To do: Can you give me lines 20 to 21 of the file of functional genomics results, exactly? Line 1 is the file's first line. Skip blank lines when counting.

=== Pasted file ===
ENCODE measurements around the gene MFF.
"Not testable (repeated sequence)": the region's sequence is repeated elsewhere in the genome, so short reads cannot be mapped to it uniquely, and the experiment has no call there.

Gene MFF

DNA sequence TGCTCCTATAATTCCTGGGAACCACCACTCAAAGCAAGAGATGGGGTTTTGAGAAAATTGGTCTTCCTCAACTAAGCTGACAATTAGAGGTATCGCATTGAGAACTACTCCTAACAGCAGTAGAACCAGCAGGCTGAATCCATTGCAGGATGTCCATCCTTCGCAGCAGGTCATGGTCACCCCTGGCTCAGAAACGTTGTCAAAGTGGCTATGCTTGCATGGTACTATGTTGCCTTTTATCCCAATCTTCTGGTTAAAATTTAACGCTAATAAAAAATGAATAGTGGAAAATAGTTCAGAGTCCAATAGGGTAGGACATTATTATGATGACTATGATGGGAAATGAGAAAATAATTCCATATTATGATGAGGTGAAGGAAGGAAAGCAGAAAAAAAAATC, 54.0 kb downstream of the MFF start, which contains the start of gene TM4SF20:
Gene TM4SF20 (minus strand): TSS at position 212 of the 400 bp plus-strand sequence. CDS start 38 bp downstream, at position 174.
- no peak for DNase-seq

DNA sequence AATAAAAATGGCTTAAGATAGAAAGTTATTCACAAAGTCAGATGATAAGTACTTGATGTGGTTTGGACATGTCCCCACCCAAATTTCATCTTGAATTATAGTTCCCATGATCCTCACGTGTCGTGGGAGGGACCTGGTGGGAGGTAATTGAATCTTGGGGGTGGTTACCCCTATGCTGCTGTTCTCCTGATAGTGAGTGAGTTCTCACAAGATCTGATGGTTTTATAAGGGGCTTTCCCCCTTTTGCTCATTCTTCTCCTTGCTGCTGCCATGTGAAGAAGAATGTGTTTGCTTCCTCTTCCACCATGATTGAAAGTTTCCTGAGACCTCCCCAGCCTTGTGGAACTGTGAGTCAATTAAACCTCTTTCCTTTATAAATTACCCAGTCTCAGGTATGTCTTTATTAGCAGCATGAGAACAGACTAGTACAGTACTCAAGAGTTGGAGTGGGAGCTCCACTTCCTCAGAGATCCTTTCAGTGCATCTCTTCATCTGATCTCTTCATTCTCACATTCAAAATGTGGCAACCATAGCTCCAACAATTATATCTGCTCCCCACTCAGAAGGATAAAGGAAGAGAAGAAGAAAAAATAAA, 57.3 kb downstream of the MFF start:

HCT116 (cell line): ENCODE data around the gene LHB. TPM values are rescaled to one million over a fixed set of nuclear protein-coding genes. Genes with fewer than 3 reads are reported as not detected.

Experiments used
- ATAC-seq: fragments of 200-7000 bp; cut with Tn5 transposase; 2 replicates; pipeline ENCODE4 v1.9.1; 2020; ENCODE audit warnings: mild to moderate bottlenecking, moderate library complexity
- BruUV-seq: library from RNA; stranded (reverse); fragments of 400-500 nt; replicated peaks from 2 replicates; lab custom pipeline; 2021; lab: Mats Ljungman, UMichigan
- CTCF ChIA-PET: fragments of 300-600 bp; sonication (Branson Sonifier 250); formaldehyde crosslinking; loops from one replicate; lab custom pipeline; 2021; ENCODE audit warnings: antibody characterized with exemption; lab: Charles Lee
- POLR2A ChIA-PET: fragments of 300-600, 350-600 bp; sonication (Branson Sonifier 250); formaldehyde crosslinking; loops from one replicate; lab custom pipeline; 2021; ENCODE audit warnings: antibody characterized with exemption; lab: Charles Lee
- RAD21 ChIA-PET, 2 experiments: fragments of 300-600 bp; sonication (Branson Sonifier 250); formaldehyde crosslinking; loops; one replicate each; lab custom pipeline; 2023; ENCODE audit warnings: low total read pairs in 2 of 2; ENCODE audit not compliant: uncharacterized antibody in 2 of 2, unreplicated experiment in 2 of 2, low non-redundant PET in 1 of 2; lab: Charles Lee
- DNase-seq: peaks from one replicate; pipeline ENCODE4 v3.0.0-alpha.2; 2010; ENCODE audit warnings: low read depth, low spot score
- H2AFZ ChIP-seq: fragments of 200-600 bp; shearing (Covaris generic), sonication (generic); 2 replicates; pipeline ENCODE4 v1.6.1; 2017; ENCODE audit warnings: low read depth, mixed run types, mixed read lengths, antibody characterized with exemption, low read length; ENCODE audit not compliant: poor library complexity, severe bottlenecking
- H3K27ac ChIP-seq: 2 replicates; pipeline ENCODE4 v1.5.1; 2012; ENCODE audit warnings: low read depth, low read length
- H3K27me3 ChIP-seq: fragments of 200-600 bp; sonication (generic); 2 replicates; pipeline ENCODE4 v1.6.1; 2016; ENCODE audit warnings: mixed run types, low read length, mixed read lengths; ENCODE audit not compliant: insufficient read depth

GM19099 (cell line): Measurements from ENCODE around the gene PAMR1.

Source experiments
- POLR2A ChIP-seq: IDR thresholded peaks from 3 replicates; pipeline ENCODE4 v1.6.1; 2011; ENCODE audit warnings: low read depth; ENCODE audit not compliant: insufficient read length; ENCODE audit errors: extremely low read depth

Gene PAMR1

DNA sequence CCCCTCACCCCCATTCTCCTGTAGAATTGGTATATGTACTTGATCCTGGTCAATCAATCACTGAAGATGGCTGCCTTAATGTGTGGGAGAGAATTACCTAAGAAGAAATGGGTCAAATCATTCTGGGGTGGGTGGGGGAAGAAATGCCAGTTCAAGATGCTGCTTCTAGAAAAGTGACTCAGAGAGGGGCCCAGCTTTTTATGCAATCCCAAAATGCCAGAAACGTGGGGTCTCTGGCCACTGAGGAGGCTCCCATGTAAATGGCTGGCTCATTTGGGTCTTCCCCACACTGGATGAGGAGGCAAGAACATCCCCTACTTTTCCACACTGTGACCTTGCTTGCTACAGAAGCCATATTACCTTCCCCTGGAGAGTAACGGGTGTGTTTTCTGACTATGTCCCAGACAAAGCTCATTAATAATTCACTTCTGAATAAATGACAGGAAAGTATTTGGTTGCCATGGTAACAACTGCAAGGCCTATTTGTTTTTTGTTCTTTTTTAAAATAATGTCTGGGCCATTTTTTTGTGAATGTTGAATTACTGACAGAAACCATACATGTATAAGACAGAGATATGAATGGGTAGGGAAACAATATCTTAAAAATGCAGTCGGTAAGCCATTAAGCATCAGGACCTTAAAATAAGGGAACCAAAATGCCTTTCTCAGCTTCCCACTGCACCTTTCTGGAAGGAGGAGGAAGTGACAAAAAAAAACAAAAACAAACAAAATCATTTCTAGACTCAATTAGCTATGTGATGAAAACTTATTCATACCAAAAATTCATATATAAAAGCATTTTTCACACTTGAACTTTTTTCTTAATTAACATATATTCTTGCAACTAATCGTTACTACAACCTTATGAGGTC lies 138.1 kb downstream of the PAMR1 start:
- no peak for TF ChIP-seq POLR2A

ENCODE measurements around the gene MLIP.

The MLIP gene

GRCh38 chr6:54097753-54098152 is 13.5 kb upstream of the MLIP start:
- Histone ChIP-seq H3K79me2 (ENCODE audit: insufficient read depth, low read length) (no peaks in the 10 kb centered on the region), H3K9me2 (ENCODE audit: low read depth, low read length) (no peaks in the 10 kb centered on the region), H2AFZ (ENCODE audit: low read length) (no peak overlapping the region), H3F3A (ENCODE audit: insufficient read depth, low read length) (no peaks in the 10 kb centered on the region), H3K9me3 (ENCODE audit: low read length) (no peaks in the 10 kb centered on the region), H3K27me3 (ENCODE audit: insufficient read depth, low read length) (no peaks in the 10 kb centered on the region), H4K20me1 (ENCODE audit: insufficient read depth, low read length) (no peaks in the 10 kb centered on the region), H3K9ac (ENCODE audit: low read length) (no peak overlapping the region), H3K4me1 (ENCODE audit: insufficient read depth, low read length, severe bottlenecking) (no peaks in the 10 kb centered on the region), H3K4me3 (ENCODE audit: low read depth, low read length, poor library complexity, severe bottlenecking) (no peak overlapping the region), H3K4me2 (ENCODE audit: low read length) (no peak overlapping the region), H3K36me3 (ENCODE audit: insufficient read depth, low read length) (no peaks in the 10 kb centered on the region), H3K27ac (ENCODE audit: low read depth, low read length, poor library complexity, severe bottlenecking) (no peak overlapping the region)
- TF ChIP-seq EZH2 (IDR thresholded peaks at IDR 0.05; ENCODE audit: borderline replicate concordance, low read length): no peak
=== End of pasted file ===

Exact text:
Source experiments
- POLR2A ChIP-seq: IDR thresholded peaks from 3 replicates; pipeline ENCODE4 v1.6.1; 2011; ENCODE audit warnings: low read depth; ENCODE audit not compliant: insufficient read length; ENCODE audit errors: extremely low read depth